Plaintiffs in Honda Window Regulator Case
File Opposition to Defendant's Motion to Dismiss
August 15, 2012
by Casey Neeley, firstname.lastname@example.org
Yesterday, plaintiffs in Grodzitsky v. American Honda filed an opposition
in response to Honda's motion to dismiss plaintiff's master class
action complaint. The original complaint, filed on July 24, claims
that the window regulator in certain Honda vehicles is defective
and results in the sidelite falling into the door frame or becoming
stuck in the fully-open position.
Honda claims in its motion
to dismiss that "all named Plaintiffs alleged window regulator
failures occurred after-and in most cases, well after-their limited
"Plaintiffs assert that Honda made certain representations,
wholly unrelated to window regulators
which [they] claim were
false. However, none of them recall or identify any specific advertisements
they allegedly read, saw, or heard," read Honda's court documents.
The plaintiffs reply to this argument in their opposition
by saying that, "Honda devotes the bulk of its motion to arguing
that the window regulator defect, which causes the side windows
in class vehicles to unexpectedly fail and become inoperable-sometimes
shattering along the way-is not a safety hazard and is indistinguishable
from a fully operational window a driver or occupant voluntarily
rolls down. Honda's argument is illogical: a sudden and unexpected
falling (and shattering) of a window while driving plainly implicates
safety, as does the driver's inability to open or close that window
if and as needed."
In the motion to dismiss, Honda alleges that plaintiffs do not have
the legal ability to make a claim on an expired warranty without
"trying to extend the terms of their express written warranties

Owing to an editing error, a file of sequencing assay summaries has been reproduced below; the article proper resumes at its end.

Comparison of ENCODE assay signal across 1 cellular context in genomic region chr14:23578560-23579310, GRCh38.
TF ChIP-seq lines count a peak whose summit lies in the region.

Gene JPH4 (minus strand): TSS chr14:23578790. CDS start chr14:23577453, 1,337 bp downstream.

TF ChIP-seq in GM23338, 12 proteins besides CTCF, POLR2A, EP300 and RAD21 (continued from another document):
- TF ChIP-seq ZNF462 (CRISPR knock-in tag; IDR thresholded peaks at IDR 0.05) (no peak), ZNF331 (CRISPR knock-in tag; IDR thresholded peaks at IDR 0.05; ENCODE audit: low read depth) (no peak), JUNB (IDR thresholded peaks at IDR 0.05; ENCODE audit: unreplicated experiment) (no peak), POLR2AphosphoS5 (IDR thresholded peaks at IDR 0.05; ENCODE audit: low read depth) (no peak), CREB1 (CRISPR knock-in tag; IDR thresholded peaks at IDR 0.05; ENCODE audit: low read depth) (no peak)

indefinitely." Honda also cites plaintiffs' inability to "show
a legitimate, plausible safety issue."
In response, the plaintiffs allege Honda acknowledged the safety
concern by issuing a recall on additional vehicles.
"Honda's position conflicts with testimony its own employees
gave in other cases and contradicts Honda's own acknowledgement
of the safety hazard the window regulator defect poses: just last
year, Honda issued a partial recall of other vehicles based upon
the very same defect, warning vehicle owners that windows affected
by the defect 'may bind and shatter onto the occupants,'" reads
Judge Stephen V. Wilson granted a hearing on the motions Tuesday,
which will take place on September 17.
In the complaint
filed February 9, Phyllis Grodzitsky, owner of a Honda Odyssey,
and Jeremy Bordelon, owner of a Honda Element, alleged that they
reported repeated failures of window regulators in their vehicles.
Grodzitsky further claims that she contacted her local Honda service
manager and was told, "all [Honda Odysseys] have that problem."
The vehicle models in question include the Honda Odyssey, Pilot,
Element, Accord, CR-V, Civic and Acura MDX between the years of
"Honda knew of the window regulator defect, yet failed to disclose
and concealed the defect from class members and the public and Honda
continued to market and misrepresent the class vehicles as 'reliable'
and 'durable' vehicles, which they are not," read the original
Plaintiffs have since successfully turned the original complaint
into a class
action suit which now includes two other named plaintiffs, Mark
David Olson and Sohal Shah.
This story is an original story by AGRR™ magazine/glassBYTEs.com™. Subscribe to AGRR™ Magazine.
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